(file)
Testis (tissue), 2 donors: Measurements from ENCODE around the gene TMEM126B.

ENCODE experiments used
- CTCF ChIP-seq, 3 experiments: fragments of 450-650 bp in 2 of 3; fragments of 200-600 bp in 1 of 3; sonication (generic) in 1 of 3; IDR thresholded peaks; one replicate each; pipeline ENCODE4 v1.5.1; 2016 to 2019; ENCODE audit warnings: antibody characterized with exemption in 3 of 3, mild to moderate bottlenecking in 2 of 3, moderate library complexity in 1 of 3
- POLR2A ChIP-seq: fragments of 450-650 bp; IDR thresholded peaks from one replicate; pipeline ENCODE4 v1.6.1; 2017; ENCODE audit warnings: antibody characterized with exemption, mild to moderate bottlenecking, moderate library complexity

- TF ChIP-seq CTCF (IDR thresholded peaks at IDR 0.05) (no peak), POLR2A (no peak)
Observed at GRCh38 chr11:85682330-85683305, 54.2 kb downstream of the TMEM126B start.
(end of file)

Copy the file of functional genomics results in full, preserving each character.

Testis (tissue), 2 donors: Measurements from ENCODE around the gene TMEM126B.

ENCODE experiments used
- CTCF ChIP-seq, 3 experiments: fragments of 450-650 bp in 2 of 3; fragments of 200-600 bp in 1 of 3; sonication (generic) in 1 of 3; IDR thresholded peaks; one replicate each; pipeline ENCODE4 v1.5.1; 2016 to 2019; ENCODE audit warnings: antibody characterized with exemption in 3 of 3, mild to moderate bottlenecking in 2 of 3, moderate library complexity in 1 of 3
- POLR2A ChIP-seq: fragments of 450-650 bp; IDR thresholded peaks from one replicate; pipeline ENCODE4 v1.6.1; 2017; ENCODE audit warnings: antibody characterized with exemption, mild to moderate bottlenecking, moderate library complexity

- TF ChIP-seq CTCF (IDR thresholded peaks at IDR 0.05) (no peak), POLR2A (no peak)
Observed at GRCh38 chr11:85682330-85683305, 54.2 kb downstream of the TMEM126B start.